Center for American Progress

The American Rescue Plan Can Help States and Localities Meet Employment Goals and Invest in Workers

The American Rescue Plan Can Help States and Localities Meet Employment Goals and Invest in Workers

American Rescue Plan funding allows state and local governments to invest in employment solutions for their residents, including skills training, career pathways in educational settings, child care, and other basic needs.

In focus, a black woman looking down and wearing a light pink sweater holds a manila folder. Behind her is a line of people wearing masks.
People wait in line to attend a job fair in Inglewood, California, in September 2021. (Getty/Patrick T. Fallon/AFP)

This issue brief contains a correction.

The American Rescue Plan (ARP), enacted in March 2021, is a unique, one-time resource for state and local governments to both facilitate emergency responses to the COVID-19 pandemic and address long-term social and economic goals—in particular, the goal of meaningful and secure employment. While the U.S. economy added 531,000 jobs in October, 4.2 million fewer people are employed today compared with prepandemic levels,1 and 2.4 million fewer women are employed.2 Women and other caregivers have borne the economic and social brunt of the pandemic:3 Many were unable to continue working due to lack of child care or other dependent care, and they have been unable to reenter employment for the same reason. This is particularly concerning for many single-parent households, for which women—often Black and Hispanic women—are the breadwinners.4

Through the ARP, the federal government has allocated $350 billion in direct, flexible funding to state and local governments.5 This funding is a portion of the $1.9 trillion total of ARP investments that more directly target food insecurity, child care, emergency rental assistance, and more.6 For governments looking to stimulate the local labor market and support job seekers, recent research shows that aggressive approaches such as cutting off pandemic unemployment insurance (UI) benefits do not result in significant employment gains and lead to large declines in consumer spending.7 To support lasting economic recovery and long-term employment, governments have an opportunity to identify varied barriers to employment that predated—but have been exacerbated by—the pandemic, such as child care, the ability to meet basic needs, occupational training, and career pathways in schools and postsecondary institutions, as well as to break through these challenges with strategic investments.

This issue brief reviews how state and local governments have allocated direct aid and targeted pandemic recovery investments to activities that can enable employment and suggests that policymakers take a broad and analytical view of how to deploy federal funding to support employment goals for residents.

Enabling recruitment and retention through training, work supports, and wages: Wisconsin, Massachusetts, and Washington

The pandemic has led many adults to search for employment in new fields. Some industries, such as leisure and hospitality, are still down 9 percent, or 6.6 million jobs, compared with February 2020—and it is unclear how many of those jobs will be coming back.8 The U.S. unemployment rate has declined, but this is partly due to individuals leaving the labor force.9 Women, and women of color especially, have faced significant disruptions to employment, as the jobs with the largest shares of women of color employed—such as manicurists and pedicurists, maids and housekeeping cleaners, and skin care specialists—were likely to have low demand during the height of the coronavirus crisis and continue to struggle.10 And exhaustion associated with the pandemic is high: In a recent survey conducted by Indeed, more than half of respondents reported significant burnout, and 67 percent say this feeling has worsened during the pandemic.11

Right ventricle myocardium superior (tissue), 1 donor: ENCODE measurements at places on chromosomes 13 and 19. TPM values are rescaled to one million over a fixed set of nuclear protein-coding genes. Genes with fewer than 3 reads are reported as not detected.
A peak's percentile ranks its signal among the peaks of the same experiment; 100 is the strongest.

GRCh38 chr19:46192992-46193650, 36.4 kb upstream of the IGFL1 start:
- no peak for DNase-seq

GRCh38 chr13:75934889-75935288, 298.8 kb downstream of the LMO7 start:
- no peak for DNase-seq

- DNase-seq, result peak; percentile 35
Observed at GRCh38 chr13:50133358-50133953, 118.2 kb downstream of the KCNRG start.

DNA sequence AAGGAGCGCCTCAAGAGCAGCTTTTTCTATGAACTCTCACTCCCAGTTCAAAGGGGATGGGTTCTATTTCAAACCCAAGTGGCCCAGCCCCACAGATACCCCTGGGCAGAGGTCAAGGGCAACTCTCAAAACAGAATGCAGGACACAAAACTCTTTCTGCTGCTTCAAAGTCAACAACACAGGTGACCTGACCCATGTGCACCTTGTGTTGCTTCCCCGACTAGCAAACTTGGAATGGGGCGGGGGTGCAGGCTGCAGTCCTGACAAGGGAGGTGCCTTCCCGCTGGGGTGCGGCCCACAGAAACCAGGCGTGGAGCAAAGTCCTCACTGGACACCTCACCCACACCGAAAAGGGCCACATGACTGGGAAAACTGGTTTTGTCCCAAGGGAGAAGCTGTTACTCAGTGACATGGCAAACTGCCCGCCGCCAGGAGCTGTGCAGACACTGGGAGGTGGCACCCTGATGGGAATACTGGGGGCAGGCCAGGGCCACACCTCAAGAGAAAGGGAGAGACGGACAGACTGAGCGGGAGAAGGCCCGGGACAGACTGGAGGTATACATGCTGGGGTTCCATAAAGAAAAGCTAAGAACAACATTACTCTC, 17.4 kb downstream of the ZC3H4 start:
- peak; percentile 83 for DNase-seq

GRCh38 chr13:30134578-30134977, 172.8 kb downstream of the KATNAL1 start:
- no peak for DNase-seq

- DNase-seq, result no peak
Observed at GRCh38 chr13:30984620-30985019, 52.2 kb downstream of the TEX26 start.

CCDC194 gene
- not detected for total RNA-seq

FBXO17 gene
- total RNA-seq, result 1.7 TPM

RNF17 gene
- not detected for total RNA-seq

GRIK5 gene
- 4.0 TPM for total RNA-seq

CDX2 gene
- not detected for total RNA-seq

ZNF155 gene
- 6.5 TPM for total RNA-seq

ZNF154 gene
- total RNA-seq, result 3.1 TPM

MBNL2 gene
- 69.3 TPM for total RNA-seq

Massachusetts' allocation to train 15,000 adults in critical industries such as advanced manufacturing, health care, information technology, and construction


Wisconsin's investment to support training and workforce development through skills training in the context of other barriers to employment

Some states are using ARP funds to enable training to support reentry into the workforce. Massachusetts has allocated $50 million to train 15,000 adults in critical industries such as advanced manufacturing, health care, information technology, and construction—and the potential for a much larger allocation is being debated in the state’s Legislature.12 As of August 2020, Massachusetts had 363,882 claimants across UI and pandemic unemployment assistance programs.13 Knowing that federal unemployment benefits were about to expire, the Massachusetts Executive Office of Labor and Workforce Development and the state’s public workforce system MassHire engaged job seekers and UI claimants through virtual job fairs, webinars, and targeted outreach throughout summer 2021.14 The ARP investment would leverage existing outreach structures and significantly expand the state’s capacity to offer training to job seekers through proven models.

Wisconsin is supporting training and workforce development through a multipronged $130 million investment that addresses skills training in the context of other barriers to employment.15 The state has designated $20 million to help subsidize employment and skills training, while $10 million will fund career coaches to support individuals seeking to reenter the workforce.16 The bulk of the investment, $100 million,17 funds the Workforce Innovation Grant Program, which allows regional teams to identify employment challenges for local job seekers—including equity and discrimination issues, broadband access, transportation, child care, skills training, and more—and propose an integrated solution tailored to local needs.18 For example, a municipality could propose a broadband solution to respond to challenges relating to remote work; a labor-management partnership looking to address child care shortages and attract workers to its region could propose a registered apprenticeship program that includes child care and work-enabling supports such as transportation. This framework centers the job seeker rather than a specific, predetermined activity and acknowledges that skills training is most impactful when paired with other supports and solutions.